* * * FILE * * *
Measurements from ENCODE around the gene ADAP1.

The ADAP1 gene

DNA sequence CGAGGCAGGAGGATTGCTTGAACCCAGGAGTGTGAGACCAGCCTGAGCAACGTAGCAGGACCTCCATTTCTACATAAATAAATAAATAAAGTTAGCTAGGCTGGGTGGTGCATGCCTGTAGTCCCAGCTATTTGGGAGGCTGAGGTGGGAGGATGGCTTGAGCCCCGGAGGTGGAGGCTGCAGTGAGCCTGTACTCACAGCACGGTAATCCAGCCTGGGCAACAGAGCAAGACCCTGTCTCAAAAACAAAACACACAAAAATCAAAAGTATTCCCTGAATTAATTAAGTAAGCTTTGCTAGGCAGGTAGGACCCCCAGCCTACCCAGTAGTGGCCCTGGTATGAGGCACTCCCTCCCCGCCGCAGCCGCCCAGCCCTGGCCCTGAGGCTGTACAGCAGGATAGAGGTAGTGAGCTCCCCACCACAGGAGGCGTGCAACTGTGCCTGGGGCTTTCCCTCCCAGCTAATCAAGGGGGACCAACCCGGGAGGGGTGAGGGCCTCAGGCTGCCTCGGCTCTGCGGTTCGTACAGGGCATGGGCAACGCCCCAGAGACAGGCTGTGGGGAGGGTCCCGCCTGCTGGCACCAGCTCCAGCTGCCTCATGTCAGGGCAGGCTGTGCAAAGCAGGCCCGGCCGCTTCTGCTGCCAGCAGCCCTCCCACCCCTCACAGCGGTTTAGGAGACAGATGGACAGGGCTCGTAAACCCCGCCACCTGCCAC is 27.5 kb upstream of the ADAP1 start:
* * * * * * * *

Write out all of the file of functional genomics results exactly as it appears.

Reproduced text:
Measurements from ENCODE around the gene ADAP1.

The ADAP1 gene

DNA sequence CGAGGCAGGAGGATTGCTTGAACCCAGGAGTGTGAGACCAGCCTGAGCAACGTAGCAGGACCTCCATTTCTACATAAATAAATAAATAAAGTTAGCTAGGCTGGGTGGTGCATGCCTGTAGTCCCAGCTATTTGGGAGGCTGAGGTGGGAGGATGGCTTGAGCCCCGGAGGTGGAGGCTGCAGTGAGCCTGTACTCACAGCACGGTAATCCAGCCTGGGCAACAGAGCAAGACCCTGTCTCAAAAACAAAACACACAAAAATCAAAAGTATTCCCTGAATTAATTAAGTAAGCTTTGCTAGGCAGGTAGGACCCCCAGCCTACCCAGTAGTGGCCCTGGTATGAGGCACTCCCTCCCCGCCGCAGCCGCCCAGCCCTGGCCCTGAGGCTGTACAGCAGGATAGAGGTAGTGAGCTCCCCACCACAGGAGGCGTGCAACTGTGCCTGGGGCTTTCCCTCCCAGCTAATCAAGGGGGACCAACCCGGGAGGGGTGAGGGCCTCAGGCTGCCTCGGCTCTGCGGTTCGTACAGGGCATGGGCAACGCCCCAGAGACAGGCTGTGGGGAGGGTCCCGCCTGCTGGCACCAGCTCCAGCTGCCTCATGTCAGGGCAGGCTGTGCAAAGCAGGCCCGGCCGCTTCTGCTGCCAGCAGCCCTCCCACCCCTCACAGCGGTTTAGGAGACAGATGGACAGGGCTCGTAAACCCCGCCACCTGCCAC is 27.5 kb upstream of the ADAP1 start: